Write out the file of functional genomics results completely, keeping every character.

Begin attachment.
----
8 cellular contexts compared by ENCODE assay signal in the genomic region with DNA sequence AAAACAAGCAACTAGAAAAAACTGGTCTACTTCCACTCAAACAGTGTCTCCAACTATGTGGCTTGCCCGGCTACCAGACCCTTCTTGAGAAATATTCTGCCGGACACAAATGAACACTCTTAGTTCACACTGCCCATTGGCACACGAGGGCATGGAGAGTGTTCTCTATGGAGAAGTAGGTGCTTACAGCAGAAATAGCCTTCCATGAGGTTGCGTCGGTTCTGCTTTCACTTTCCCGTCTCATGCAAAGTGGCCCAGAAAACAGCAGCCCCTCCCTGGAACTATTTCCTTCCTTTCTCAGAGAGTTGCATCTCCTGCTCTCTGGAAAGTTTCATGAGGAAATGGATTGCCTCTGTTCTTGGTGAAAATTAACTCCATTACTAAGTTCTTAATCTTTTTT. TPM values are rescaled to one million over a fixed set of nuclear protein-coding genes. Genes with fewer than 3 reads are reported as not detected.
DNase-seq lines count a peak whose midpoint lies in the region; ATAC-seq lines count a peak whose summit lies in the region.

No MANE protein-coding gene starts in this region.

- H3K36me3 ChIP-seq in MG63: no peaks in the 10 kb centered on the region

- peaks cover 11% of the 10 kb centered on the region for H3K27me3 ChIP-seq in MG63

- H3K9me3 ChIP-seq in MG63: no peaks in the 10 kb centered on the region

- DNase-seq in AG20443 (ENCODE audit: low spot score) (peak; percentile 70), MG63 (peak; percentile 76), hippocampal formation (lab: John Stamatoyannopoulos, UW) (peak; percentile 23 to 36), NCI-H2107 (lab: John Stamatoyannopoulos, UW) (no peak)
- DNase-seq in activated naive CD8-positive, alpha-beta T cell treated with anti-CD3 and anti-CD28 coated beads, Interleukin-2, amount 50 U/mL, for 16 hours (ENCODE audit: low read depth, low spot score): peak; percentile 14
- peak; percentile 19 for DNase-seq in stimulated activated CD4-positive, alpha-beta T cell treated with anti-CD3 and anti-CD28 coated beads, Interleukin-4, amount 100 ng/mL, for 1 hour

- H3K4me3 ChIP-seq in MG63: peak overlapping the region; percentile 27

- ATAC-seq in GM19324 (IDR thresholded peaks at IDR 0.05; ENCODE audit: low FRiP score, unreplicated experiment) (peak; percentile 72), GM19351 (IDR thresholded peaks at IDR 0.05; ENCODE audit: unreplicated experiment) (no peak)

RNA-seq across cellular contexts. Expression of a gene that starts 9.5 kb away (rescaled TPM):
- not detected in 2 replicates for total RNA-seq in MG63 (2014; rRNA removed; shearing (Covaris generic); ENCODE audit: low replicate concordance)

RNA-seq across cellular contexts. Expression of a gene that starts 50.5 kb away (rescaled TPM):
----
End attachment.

8 cellular contexts compared by ENCODE assay signal in the genomic region with DNA sequence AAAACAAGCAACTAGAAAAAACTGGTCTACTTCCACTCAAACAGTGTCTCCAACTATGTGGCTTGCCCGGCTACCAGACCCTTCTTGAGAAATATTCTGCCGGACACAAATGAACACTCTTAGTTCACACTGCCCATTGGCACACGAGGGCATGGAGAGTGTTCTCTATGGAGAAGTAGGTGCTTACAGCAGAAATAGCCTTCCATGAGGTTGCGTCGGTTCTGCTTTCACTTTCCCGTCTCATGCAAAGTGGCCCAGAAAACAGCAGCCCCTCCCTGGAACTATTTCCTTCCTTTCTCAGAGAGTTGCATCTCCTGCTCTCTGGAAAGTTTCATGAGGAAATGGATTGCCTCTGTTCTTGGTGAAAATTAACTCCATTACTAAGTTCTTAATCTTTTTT. TPM values are rescaled to one million over a fixed set of nuclear protein-coding genes. Genes with fewer than 3 reads are reported as not detected.
DNase-seq lines count a peak whose midpoint lies in the region; ATAC-seq lines count a peak whose summit lies in the region.

No MANE protein-coding gene starts in this region.

- H3K36me3 ChIP-seq in MG63: no peaks in the 10 kb centered on the region

- peaks cover 11% of the 10 kb centered on the region for H3K27me3 ChIP-seq in MG63

- H3K9me3 ChIP-seq in MG63: no peaks in the 10 kb centered on the region

- DNase-seq in AG20443 (ENCODE audit: low spot score) (peak; percentile 70), MG63 (peak; percentile 76), hippocampal formation (lab: John Stamatoyannopoulos, UW) (peak; percentile 23 to 36), NCI-H2107 (lab: John Stamatoyannopoulos, UW) (no peak)
- DNase-seq in activated naive CD8-positive, alpha-beta T cell treated with anti-CD3 and anti-CD28 coated beads, Interleukin-2, amount 50 U/mL, for 16 hours (ENCODE audit: low read depth, low spot score): peak; percentile 14
- peak; percentile 19 for DNase-seq in stimulated activated CD4-positive, alpha-beta T cell treated with anti-CD3 and anti-CD28 coated beads, Interleukin-4, amount 100 ng/mL, for 1 hour

- H3K4me3 ChIP-seq in MG63: peak overlapping the region; percentile 27

- ATAC-seq in GM19324 (IDR thresholded peaks at IDR 0.05; ENCODE audit: low FRiP score, unreplicated experiment) (peak; percentile 72), GM19351 (IDR thresholded peaks at IDR 0.05; ENCODE audit: unreplicated experiment) (no peak)

RNA-seq across cellular contexts. Expression of a gene that starts 9.5 kb away (rescaled TPM):
- not detected in 2 replicates for total RNA-seq in MG63 (2014; rRNA removed; shearing (Covaris generic); ENCODE audit: low replicate concordance)

RNA-seq across cellular contexts. Expression of a gene that starts 50.5 kb away (rescaled TPM):